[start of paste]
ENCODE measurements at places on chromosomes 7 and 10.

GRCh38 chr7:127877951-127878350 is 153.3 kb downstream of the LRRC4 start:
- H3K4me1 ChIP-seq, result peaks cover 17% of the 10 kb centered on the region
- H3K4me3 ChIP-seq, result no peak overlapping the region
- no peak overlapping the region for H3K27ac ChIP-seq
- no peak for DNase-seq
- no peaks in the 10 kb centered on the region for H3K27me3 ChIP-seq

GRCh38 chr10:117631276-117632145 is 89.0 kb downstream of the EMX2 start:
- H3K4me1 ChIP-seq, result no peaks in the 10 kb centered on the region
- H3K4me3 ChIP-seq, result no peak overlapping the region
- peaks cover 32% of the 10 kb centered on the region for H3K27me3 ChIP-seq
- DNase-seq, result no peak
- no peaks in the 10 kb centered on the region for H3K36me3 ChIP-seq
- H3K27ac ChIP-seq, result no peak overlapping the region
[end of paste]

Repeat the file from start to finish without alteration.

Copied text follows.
ENCODE measurements at places on chromosomes 7 and 10.

GRCh38 chr7:127877951-127878350 is 153.3 kb downstream of the LRRC4 start:
- H3K4me1 ChIP-seq, result peaks cover 17% of the 10 kb centered on the region
- H3K4me3 ChIP-seq, result no peak overlapping the region
- no peak overlapping the region for H3K27ac ChIP-seq
- no peak for DNase-seq
- no peaks in the 10 kb centered on the region for H3K27me3 ChIP-seq

GRCh38 chr10:117631276-117632145 is 89.0 kb downstream of the EMX2 start:
- H3K4me1 ChIP-seq, result no peaks in the 10 kb centered on the region
- H3K4me3 ChIP-seq, result no peak overlapping the region
- peaks cover 32% of the 10 kb centered on the region for H3K27me3 ChIP-seq
- DNase-seq, result no peak
- no peaks in the 10 kb centered on the region for H3K36me3 ChIP-seq
- H3K27ac ChIP-seq, result no peak overlapping the region